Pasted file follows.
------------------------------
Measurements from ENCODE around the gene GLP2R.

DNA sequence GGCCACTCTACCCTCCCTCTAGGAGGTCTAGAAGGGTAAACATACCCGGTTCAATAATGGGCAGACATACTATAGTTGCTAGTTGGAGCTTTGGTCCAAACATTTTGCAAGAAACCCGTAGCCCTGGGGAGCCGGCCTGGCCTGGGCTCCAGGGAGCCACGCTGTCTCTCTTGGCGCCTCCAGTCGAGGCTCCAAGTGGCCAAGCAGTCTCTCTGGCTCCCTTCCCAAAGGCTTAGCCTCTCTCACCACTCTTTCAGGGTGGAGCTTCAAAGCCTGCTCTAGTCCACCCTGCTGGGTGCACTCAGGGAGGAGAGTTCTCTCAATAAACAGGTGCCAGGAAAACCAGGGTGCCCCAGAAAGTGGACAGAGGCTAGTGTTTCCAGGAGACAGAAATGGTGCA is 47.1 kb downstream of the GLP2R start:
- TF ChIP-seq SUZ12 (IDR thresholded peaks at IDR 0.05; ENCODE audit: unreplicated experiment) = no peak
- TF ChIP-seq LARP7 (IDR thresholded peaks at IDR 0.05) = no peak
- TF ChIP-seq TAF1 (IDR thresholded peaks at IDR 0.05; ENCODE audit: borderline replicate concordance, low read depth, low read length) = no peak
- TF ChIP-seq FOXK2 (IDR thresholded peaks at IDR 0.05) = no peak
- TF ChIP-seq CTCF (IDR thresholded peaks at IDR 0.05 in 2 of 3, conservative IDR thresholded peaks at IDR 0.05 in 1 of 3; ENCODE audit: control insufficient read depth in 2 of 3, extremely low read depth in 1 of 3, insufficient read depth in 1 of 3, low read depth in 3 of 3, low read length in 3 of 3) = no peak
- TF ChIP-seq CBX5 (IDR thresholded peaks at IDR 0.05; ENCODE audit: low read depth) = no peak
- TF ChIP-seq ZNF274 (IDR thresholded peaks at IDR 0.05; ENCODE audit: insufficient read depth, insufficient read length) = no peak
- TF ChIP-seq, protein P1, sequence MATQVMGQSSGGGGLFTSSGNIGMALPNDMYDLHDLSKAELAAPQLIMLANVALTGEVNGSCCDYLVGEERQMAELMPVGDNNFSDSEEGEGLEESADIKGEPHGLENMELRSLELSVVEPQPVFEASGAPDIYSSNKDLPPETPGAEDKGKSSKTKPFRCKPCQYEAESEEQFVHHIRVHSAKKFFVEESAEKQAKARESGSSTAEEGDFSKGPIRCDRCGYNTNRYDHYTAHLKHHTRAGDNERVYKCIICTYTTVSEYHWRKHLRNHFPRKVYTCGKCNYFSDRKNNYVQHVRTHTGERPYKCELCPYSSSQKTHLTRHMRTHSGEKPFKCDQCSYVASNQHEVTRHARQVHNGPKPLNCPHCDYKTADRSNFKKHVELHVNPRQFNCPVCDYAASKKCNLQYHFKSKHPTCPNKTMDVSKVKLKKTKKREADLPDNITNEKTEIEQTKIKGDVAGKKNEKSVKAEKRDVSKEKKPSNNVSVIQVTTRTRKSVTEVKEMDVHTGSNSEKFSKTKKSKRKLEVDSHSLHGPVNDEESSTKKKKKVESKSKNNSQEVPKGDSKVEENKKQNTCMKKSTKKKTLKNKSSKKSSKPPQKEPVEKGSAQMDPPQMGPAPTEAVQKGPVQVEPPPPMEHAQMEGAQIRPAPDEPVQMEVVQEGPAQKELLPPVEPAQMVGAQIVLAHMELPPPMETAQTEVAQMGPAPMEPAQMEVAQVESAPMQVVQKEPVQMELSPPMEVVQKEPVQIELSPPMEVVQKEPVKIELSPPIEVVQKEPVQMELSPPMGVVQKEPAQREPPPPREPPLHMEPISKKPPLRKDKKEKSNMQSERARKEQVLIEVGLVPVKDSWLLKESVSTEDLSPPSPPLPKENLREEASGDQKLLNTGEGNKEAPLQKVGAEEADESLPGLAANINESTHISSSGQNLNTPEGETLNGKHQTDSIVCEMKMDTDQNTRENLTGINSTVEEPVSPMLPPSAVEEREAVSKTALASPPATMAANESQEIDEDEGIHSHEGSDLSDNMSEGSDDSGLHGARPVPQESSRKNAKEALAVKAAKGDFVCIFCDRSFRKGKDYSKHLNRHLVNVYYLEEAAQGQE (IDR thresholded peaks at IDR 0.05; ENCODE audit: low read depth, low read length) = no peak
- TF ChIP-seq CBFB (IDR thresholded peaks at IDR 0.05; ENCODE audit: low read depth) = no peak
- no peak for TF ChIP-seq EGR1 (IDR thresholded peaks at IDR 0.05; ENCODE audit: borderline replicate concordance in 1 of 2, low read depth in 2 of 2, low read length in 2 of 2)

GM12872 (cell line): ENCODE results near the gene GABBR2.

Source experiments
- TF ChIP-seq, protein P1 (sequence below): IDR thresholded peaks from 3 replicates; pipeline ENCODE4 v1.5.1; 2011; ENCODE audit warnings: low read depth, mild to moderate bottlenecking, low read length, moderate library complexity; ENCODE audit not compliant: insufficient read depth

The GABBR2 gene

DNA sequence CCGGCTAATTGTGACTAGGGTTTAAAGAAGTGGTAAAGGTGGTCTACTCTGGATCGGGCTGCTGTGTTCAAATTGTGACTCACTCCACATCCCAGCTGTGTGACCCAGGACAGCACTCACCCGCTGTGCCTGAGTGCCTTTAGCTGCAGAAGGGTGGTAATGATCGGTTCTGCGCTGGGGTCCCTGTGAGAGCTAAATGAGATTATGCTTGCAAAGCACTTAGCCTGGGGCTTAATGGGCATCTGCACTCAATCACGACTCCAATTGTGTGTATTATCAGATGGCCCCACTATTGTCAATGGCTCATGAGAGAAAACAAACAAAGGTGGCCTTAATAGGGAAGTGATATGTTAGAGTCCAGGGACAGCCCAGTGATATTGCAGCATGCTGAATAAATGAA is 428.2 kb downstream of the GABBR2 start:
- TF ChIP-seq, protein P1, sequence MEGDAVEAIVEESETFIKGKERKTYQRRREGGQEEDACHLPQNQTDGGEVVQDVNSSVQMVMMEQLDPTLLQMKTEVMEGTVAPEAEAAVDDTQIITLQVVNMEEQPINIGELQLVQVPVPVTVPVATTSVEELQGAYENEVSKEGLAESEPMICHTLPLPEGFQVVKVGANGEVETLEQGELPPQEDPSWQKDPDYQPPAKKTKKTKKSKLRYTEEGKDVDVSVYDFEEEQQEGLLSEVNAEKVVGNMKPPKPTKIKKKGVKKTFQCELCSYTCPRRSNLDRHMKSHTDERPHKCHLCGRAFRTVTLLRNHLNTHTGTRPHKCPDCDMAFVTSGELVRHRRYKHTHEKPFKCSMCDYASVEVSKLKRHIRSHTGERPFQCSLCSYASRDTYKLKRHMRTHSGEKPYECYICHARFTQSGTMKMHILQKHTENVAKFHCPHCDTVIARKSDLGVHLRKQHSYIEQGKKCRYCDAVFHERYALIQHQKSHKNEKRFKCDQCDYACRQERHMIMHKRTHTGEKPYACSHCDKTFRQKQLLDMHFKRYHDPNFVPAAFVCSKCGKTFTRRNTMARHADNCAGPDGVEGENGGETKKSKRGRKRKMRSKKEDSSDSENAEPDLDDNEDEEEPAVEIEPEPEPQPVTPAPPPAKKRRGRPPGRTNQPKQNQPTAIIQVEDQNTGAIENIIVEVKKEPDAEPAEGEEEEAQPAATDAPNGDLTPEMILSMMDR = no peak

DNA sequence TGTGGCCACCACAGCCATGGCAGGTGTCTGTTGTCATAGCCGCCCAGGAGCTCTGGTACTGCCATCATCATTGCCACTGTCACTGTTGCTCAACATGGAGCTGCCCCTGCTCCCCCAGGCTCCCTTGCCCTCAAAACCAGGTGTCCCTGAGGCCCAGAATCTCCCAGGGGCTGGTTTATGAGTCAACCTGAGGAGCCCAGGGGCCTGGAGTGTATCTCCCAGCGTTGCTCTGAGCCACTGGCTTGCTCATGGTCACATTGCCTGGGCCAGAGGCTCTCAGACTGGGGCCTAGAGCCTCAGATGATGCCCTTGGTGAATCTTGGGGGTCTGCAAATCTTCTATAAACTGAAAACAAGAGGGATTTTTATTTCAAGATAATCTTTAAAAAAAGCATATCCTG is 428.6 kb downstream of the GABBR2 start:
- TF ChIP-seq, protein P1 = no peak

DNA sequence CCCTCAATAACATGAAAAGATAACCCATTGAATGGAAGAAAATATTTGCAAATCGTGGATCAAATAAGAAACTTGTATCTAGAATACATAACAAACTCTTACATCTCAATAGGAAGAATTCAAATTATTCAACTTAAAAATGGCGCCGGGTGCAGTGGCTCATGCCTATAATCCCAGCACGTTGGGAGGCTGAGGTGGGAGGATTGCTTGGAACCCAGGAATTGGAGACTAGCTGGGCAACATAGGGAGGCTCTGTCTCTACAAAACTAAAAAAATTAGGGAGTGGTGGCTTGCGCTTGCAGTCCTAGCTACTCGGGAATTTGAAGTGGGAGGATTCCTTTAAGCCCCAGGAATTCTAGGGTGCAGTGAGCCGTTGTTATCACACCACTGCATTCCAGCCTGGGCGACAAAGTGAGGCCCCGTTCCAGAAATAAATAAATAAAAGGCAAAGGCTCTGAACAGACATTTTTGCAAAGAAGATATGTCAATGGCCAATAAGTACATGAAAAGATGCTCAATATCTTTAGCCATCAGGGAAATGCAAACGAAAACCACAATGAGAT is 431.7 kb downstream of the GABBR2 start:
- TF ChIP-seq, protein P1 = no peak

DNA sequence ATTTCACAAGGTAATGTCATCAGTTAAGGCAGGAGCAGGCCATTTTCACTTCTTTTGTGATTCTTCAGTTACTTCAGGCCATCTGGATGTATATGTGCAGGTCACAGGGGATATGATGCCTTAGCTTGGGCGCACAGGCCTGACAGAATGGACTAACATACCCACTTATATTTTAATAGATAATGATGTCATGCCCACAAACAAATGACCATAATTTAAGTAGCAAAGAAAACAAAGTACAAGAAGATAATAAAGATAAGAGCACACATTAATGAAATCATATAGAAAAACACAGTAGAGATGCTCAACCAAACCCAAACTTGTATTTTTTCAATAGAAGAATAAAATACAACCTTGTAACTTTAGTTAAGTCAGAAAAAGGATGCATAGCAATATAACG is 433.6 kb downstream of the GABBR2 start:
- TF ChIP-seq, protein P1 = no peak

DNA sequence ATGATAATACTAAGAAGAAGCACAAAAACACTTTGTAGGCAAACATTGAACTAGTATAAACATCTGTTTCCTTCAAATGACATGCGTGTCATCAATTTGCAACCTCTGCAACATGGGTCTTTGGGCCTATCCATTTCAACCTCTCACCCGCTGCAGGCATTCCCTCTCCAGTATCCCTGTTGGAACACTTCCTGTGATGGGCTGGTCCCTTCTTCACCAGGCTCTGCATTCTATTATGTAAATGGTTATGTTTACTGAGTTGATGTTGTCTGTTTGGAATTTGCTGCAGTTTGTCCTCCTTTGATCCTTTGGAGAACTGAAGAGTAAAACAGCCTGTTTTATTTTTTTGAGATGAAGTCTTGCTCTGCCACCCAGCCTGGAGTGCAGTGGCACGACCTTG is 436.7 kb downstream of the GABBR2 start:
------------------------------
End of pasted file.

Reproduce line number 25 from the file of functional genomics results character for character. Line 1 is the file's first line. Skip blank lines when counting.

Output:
DNA sequence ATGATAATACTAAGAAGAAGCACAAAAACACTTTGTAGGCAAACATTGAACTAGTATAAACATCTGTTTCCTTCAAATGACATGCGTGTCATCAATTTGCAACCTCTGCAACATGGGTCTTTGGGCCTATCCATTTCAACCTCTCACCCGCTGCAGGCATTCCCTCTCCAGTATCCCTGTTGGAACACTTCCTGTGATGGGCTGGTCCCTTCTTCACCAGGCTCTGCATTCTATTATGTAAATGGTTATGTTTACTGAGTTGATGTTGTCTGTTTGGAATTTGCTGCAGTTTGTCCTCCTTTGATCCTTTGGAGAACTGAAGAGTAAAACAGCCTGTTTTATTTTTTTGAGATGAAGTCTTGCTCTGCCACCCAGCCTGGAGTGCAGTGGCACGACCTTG is 436.7 kb downstream of the GABBR2 start: